Agenda and minutes

Children and Families Scrutiny Committee
Monday, 23rd April, 2012 1.30 pm

Venue: Ash Grove Primary School, Macclesfield

Contact: Mark Grimshaw  Scrutiny Officer

No. Item


Apologies for Absence


Minutes of Previous Meeting pdf icon PDF 62 KB

To approve the minutes of the meeting held on 13 March 2012


RESOLVED – That the minutes of the meeting held on 13 March 2012 be approved as a correct record.


Declaration of Interest/Party Whip

To provide an opportunity for Members and Officers to declare any personal and/or prejudicial interests and for members to declare the existence of a party whip in relation to any item on the agenda.




None noted.


Public Speaking Time/Open Session

A total period of 15 minutes is allocated for members of the public to make a statement(s) on any matter that falls within the remit of the Committee.


Individual members of the public may speak for up to 5 minutes, but the Chairman will decide how the period of time allocated for public speaking will be apportioned, where there are a number of speakers.


Note:  In order for officers to undertake any background research, it would be helpful if members of the public notified the Scrutiny officer listed at the foot of the agenda, at least one working day before the meeting with brief details of the matter to be covered.




There were no members of the public who wished to address the Committee.


School Improvement: Addressing the changing national landscape pdf icon PDF 530 KB

To receive a presentation from the Quality Assurance Principal Manager

Additional documents:


Mark Bayley, Quality Assurance Manager, attended to provide a presentation on school improvement, addressing issues around the changing national landscape.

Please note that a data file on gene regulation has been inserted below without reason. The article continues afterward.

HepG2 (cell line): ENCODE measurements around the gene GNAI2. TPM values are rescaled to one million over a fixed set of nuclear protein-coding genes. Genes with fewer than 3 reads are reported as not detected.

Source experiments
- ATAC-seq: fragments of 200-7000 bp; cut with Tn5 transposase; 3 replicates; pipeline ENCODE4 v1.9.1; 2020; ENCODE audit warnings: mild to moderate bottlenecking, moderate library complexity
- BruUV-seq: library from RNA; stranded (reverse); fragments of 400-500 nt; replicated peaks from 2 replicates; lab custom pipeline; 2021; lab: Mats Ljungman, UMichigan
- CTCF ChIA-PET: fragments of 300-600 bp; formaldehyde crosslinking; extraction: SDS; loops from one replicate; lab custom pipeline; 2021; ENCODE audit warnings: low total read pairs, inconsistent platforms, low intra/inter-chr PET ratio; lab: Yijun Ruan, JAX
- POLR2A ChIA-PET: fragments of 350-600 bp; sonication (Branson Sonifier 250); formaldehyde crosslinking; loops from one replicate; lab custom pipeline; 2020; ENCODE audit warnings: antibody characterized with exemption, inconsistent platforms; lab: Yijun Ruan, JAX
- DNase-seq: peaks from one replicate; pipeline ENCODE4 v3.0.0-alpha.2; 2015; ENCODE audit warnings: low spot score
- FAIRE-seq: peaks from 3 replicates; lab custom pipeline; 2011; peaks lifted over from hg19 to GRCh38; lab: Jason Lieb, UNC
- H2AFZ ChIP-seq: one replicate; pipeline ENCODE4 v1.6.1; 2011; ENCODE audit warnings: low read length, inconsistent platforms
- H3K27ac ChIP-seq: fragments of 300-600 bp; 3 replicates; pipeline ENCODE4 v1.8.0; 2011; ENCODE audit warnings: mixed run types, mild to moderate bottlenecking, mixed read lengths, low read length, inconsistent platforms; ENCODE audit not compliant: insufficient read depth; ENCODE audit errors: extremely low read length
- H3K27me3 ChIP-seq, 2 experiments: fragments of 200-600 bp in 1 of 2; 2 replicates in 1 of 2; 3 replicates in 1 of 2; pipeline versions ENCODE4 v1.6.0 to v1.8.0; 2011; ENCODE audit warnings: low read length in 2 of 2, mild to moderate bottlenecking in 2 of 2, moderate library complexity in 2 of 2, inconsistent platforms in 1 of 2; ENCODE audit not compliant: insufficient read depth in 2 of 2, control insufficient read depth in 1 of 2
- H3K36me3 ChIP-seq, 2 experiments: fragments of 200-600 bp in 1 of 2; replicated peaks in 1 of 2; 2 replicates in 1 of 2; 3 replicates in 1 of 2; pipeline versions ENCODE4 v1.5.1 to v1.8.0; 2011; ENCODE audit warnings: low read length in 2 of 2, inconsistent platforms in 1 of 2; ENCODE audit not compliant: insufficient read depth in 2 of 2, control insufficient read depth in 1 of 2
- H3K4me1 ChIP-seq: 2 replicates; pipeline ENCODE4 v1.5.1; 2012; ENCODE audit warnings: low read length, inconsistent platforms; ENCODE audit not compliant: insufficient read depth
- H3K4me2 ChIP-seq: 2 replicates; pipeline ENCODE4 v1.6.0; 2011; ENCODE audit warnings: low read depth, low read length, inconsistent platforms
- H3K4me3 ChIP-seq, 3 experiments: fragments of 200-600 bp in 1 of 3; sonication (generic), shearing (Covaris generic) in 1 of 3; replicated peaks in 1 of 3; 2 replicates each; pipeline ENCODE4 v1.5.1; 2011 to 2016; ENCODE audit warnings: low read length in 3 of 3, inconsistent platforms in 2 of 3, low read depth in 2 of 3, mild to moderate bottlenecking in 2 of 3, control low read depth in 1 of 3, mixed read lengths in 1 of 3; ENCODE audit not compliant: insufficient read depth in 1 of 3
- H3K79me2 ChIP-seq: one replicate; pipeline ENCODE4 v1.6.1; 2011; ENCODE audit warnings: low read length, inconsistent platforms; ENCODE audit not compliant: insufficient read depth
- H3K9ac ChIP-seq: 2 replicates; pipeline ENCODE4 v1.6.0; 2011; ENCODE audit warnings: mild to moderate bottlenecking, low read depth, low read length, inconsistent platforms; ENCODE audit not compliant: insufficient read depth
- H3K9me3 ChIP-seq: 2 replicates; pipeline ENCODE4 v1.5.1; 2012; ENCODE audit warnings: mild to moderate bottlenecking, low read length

Mark firstly touched upon the changing status of schools, noting that there was not only a shift in terms of maintained schools towards Academies but that there were also other alternative models such as Free Schools, University Technical Colleges (UTC) and Studio Schools available. Explaining the principle of the UTC further, Mark described how these would be a 14-19 school that worked closely with industry and/or business. He reported that Reaseheath College had recently attempted to bid for this status but had been unsuccessful.


A number of comments were made about UTCs. Firstly, it was suggested that they could potentially create an issue as there were only a small number of middle schools in Cheshire East. Therefore, in any admission arrangement the UTC would be accepting pupils who already had a secondary school place – potentially causing disruption in year and class sizes. It was also queried whether the Council would have a responsibility to transport young people to the UTC and whether any extra funding would be made available for this. Tony Crane, Deputy Director of Children's Services, explained that the detail on UTCs had yet to fully emerge but that he would explore the issues raised and get back to the Committee with a response.


Mark Bayley continued to explain the ramifications on the accountability of school performance following the changing status of schools. He explained that as schools became increasingly autonomous from the Council they would be expected to take more responsibility for their own school performance. Aligned to this, the role of the Department for Education (DfE) in school performance had also changed. Mark reported that the DfE had recently established a ‘School Underperformance and Brokerage Division’ in which a number of national advisors had been appointed to work with local authorities and schools around Academy conversions, warning notices and Interim Executive Boards. The DfE had also revised national floor standards and had identified approximately 500 schools which had performed at or below the new thresholds over the last three years. Mark noted that there was one Cheshire East school on this list but that the Council were confident that the school had made the necessary improvements to come off the list.